Mexican Mayor Killed Hours After First Woman Elected President

Alex Sterling
Alex Sterling
4 Min Read

Gunmen have killed the female mayor of a town in Mexico just hours after the country celebrated the election of Claudia Sheinbaum as its first woman president. Yolanda Sánchez, who had governed the town of Cotija since September 2021, was ambushed and shot on Monday in the center of Cotija, Michoacán.

Sánchez, the first woman elected to her mayoral post, was shot 19 times and died in the hospital shortly after the attack. Her bodyguard was also killed in the gun battle. The attack has not yet led to any arrests, but it is widely believed that the gunmen were part of an organized crime group.

Ms. Sánchez had reported receiving death threats since taking office. In 2023, she was kidnapped for three days by armed men during a visit to the neighboring state of Jalisco. She described her kidnappers as having made “demands” and subjected her to “psychological terror” before releasing her. Although she did not know which criminal group was responsible, local media speculated that the Jalisco New Generation cartel (CJNG) was involved. The CJNG is notorious for drug trafficking, kidnapping for ransom, and extortion, as well as targeting public officials who oppose them.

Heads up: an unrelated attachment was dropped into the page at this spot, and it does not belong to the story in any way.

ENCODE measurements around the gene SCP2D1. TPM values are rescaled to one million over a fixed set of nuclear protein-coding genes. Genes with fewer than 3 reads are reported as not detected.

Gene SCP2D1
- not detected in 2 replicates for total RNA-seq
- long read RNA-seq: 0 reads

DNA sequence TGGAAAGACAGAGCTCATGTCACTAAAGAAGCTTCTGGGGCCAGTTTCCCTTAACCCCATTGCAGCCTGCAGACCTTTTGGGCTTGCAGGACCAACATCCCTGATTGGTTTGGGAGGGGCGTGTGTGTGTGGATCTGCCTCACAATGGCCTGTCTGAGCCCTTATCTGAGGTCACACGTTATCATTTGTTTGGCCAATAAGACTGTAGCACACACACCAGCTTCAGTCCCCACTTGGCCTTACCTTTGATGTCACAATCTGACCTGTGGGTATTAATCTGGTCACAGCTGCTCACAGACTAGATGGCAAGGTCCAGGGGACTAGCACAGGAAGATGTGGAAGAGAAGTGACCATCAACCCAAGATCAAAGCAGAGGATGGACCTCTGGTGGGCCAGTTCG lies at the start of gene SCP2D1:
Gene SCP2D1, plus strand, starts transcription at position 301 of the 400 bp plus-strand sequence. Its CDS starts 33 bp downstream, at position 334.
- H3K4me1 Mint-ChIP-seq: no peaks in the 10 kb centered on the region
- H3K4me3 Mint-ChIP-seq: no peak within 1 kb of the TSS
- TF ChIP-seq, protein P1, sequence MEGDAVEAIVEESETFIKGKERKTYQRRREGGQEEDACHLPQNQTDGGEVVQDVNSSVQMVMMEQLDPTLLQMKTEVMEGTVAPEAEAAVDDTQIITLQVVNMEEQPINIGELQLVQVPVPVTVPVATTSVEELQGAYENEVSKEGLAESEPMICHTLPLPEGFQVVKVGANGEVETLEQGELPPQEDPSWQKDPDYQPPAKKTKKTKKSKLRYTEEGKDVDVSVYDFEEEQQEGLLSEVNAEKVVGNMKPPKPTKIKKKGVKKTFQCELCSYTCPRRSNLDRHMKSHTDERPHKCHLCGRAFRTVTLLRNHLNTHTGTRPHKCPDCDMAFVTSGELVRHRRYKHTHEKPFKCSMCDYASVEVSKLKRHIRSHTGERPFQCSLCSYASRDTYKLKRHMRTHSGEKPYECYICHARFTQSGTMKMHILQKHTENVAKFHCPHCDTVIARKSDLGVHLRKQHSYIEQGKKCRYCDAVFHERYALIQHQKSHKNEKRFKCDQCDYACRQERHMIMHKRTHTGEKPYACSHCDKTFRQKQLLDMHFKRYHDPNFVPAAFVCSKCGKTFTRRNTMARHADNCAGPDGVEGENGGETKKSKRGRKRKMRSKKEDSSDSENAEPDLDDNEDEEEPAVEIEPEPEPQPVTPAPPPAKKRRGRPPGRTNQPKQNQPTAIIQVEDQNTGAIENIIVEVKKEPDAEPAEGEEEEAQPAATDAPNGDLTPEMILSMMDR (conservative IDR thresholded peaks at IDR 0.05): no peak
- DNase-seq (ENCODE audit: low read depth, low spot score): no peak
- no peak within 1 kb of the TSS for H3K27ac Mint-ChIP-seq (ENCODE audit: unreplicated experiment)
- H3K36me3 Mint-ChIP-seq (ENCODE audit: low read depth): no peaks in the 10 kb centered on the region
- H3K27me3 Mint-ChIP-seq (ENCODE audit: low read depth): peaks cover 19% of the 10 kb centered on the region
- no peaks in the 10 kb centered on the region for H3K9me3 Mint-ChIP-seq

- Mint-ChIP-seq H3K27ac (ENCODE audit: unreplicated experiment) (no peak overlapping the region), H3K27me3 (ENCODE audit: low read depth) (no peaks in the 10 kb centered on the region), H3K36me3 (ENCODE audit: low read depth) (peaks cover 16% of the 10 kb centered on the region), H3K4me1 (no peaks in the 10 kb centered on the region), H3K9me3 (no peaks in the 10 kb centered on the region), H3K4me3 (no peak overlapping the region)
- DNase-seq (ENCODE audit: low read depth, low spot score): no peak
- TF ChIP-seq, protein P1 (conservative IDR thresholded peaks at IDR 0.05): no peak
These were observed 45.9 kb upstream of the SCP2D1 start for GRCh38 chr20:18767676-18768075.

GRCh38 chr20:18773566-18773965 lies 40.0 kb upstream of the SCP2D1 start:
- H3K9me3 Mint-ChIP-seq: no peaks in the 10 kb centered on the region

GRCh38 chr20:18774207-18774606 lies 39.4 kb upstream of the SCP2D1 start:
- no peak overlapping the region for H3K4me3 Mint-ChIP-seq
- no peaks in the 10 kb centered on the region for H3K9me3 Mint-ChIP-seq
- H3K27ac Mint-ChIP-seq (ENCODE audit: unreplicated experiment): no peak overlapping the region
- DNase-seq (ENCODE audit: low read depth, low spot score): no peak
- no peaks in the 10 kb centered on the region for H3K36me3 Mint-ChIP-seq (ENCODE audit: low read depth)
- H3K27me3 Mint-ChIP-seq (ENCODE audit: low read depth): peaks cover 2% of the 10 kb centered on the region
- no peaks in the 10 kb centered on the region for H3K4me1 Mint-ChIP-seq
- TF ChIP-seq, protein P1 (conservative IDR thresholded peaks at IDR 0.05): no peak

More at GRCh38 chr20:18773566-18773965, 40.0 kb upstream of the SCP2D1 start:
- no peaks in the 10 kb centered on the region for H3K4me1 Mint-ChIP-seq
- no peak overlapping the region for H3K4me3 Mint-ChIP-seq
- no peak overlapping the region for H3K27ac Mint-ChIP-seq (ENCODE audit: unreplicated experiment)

Sánchez had stated that the threats she received after taking office included demands to hand over the town’s security to state police officers controlled by organized crime groups. She refused and requested military reinforcement for the town, after which she was provided with armed bodyguards.

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Her murder occurred less than a day after a general election overshadowed by the murder of local candidates. Since September, more than 20 candidates have been killed, according to official figures, though independent surveys suggest the number is closer to 40.

Claudia Sheinbaum won the presidential race and will be sworn in on October 1 as the first woman to hold Mexico’s highest office. Xóchitl Gálvez, Sheinbaum’s rival, has been critical of the violence during the campaign. Gálvez said that when she called Sheinbaum on Monday, she told her, “I saw a Mexico with a lot of pain and violence. I wished that she could solve the severe problems our people have.”

While Gálvez conceded defeat after Sheinbaum’s insurmountable lead in the polls was announced, she described the campaign as an “unequal competition against the entire state apparatus dedicated to favoring its candidate.” She also indicated plans to challenge Sheinbaum’s victory without specifying how.

With more than 95% of the votes tallied in the preliminary count, Sheinbaum held a lead of over 31 percentage points over Gálvez.

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